Mindfulness strategies can also help you stick to a healthy diet, per an August 2017 article in Diabetes Spectrum and get better sleep, according to research published in April 2015 in JAMA Internal Medicine, both of which also factor into helping you maintain a clear, healthy complexion.

1. Start With the Breath

This is where Bodemer starts with patients, because it’s a good entry-level toe-dip into a mindfulness practice. Follow a 4-7-8 breathing pattern: Inhale for a count of 4, hold for a count of 7, and then slowly exhale for a count of 8. “This is something that can be done in a grocery store, at a red light, or in the middle of a heated conversation,” she says.

2. Take a Time-Out

Sometimes you need a minute. Pause and take 10 deep breaths. Count them. “This can help shift your perspective, the energy in a conversation, or your experience in the moment,” says Bodemer. And if you don’t have time for 10, try 3 breaths.

3. Body-Scan at Bedtime

This technique involves bringing your attention to different body parts, moving from head to toe. It’s a great one to do before bed to help usher you into sleep, says Bodemer. You can find these types of guided meditations on various meditation apps, or get a feel for it with two body scans from the UCLA Mindful App.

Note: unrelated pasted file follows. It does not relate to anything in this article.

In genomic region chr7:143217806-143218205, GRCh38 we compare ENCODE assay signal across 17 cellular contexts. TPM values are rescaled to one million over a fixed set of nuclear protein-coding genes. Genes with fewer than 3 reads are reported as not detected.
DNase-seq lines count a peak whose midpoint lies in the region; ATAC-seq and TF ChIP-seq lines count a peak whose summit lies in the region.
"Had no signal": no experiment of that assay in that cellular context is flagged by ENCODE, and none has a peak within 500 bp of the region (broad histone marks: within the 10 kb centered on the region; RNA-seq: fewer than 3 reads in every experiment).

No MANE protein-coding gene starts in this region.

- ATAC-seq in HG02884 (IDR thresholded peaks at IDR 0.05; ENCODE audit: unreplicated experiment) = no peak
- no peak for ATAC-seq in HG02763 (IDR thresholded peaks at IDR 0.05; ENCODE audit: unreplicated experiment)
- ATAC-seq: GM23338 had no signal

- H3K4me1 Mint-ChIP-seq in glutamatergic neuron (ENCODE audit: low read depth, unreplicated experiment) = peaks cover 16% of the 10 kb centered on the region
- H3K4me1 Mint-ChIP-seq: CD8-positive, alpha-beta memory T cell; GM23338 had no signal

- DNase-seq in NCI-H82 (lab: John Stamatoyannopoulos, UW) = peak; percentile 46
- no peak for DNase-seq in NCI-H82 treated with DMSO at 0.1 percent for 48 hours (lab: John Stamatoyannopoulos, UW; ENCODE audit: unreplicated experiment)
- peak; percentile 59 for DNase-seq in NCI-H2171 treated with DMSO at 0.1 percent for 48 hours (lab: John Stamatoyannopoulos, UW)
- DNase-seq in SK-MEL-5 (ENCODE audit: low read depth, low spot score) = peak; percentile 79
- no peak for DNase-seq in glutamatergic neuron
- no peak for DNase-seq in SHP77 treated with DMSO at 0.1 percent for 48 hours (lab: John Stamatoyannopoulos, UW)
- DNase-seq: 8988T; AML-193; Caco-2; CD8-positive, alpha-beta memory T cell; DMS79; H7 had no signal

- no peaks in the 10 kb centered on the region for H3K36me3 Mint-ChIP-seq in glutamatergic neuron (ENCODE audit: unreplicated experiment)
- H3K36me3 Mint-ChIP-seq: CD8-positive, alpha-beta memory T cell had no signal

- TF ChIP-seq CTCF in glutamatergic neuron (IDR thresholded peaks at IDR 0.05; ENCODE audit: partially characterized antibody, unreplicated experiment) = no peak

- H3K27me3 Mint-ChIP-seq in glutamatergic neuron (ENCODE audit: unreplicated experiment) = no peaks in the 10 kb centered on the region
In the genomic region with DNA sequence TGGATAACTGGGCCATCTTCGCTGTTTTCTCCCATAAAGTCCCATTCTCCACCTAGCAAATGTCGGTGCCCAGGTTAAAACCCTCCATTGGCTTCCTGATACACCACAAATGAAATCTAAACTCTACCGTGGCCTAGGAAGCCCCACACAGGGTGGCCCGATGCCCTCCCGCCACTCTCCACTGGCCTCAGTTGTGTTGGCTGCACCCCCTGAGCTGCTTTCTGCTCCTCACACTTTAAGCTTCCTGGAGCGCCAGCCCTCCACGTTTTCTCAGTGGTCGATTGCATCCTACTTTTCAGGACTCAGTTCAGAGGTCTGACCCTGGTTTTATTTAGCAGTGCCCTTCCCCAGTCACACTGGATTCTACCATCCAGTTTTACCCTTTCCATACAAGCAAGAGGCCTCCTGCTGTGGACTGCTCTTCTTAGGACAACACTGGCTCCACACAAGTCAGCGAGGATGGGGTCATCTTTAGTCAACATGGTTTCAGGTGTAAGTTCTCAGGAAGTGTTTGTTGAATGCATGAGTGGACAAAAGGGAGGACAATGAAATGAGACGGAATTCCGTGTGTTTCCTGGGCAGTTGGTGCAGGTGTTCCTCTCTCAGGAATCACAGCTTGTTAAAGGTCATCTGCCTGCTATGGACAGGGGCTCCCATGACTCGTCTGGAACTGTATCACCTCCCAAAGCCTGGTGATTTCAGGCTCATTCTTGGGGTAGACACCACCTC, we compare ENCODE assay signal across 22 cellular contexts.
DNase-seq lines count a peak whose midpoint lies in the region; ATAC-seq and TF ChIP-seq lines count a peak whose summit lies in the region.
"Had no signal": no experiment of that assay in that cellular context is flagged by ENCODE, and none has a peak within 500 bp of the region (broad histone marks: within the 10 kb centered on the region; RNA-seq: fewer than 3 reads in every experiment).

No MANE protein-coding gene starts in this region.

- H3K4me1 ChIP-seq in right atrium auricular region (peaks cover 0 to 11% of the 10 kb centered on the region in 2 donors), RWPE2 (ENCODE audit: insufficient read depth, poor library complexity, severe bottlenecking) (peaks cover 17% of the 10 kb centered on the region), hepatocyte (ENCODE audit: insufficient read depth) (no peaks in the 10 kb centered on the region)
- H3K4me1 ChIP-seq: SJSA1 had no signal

4. Notice the Moment

Whenever you’re doing something enjoyable, like taking a walk with your dog, sitting outside, or taking a warm shower, “bring awareness to what you’re doing and be present in the experience,” Bodemer says.

5. Exercise Consciously

If you like to walk or jog, you may have noticed that these activities are meditative in nature. Marrying mindfulness with movement may decrease negative emotions during activity compared with sitting, according to research published in Psychology of Sport and Exercise in July 2018. The next time you’re out on a walk or a run, take time to be present and fully engaged, and make a point to notice both pleasant and unpleasant emotions and feelings that arise.

6. Take 10

Alone time is a must. “Find a comfortable, quiet spot to sit for 10 to 15 minutes every day, stop all your hustling and bustling, and simply be by yourself and be still,” says Wechsler. “Slowing down in this way, if you do it every day, helps create a sense of spaciousness in your life, a break in the old routine that can open the door to new perceptions, new solutions to old problems, and new possibilities,” she says, likening the experience to a full-body sigh.

7. Stop Multitasking

It’s tempting to flutter from task to task, never fully finishing one before moving onto the next. But, according to the Center for Resilience, starting and completing each task on its own is a big part of mindfulness, because you’re giving your complete focus to one thing. Maintaining this focus may require putting your phone at the other side of the room, turning off your notifications on web apps like Slack, or minimizing your email screen so you’re not tempted to reply right away. Another potential benefit of this habit? A boost in productivity, so you can complete your work and spend more time on activities you love that further reduce your stress.

By Jessica Migala

Medically Reviewed by Ross Radusky, MD